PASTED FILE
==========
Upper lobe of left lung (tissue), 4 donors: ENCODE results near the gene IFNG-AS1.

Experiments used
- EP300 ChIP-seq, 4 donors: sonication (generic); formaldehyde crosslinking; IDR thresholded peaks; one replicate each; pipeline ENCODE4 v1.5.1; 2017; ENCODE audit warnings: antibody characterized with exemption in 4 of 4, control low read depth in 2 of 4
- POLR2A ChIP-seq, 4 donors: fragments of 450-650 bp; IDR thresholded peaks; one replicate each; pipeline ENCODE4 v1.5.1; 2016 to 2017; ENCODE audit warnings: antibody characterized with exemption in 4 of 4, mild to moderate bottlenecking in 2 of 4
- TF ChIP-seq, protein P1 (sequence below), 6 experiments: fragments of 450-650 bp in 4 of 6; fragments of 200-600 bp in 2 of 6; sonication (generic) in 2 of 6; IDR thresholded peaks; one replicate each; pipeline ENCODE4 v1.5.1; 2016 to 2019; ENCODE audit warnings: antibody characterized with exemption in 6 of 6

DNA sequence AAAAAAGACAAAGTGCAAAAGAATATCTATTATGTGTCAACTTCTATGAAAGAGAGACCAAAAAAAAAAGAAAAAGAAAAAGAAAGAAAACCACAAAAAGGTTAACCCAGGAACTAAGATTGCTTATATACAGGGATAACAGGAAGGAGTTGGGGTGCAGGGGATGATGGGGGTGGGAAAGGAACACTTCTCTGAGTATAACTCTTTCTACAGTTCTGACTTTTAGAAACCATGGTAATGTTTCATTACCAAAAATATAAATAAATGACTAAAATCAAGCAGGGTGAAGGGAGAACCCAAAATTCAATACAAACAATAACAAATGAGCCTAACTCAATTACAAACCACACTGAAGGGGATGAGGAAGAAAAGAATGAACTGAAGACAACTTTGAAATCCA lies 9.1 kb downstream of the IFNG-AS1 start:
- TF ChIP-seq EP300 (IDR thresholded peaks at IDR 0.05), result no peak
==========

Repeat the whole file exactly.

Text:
Upper lobe of left lung (tissue), 4 donors: ENCODE results near the gene IFNG-AS1.

Experiments used
- EP300 ChIP-seq, 4 donors: sonication (generic); formaldehyde crosslinking; IDR thresholded peaks; one replicate each; pipeline ENCODE4 v1.5.1; 2017; ENCODE audit warnings: antibody characterized with exemption in 4 of 4, control low read depth in 2 of 4
- POLR2A ChIP-seq, 4 donors: fragments of 450-650 bp; IDR thresholded peaks; one replicate each; pipeline ENCODE4 v1.5.1; 2016 to 2017; ENCODE audit warnings: antibody characterized with exemption in 4 of 4, mild to moderate bottlenecking in 2 of 4
- TF ChIP-seq, protein P1 (sequence below), 6 experiments: fragments of 450-650 bp in 4 of 6; fragments of 200-600 bp in 2 of 6; sonication (generic) in 2 of 6; IDR thresholded peaks; one replicate each; pipeline ENCODE4 v1.5.1; 2016 to 2019; ENCODE audit warnings: antibody characterized with exemption in 6 of 6

DNA sequence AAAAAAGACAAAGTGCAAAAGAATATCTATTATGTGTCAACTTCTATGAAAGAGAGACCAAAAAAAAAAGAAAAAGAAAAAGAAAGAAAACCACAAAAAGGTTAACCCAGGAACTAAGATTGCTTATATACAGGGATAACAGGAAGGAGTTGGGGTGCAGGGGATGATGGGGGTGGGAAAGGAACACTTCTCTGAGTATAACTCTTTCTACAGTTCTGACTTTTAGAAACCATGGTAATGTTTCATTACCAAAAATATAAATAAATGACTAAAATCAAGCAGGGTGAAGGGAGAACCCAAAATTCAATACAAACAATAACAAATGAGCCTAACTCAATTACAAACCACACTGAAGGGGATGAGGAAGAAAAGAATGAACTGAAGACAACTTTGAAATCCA lies 9.1 kb downstream of the IFNG-AS1 start:
- TF ChIP-seq EP300 (IDR thresholded peaks at IDR 0.05), result no peak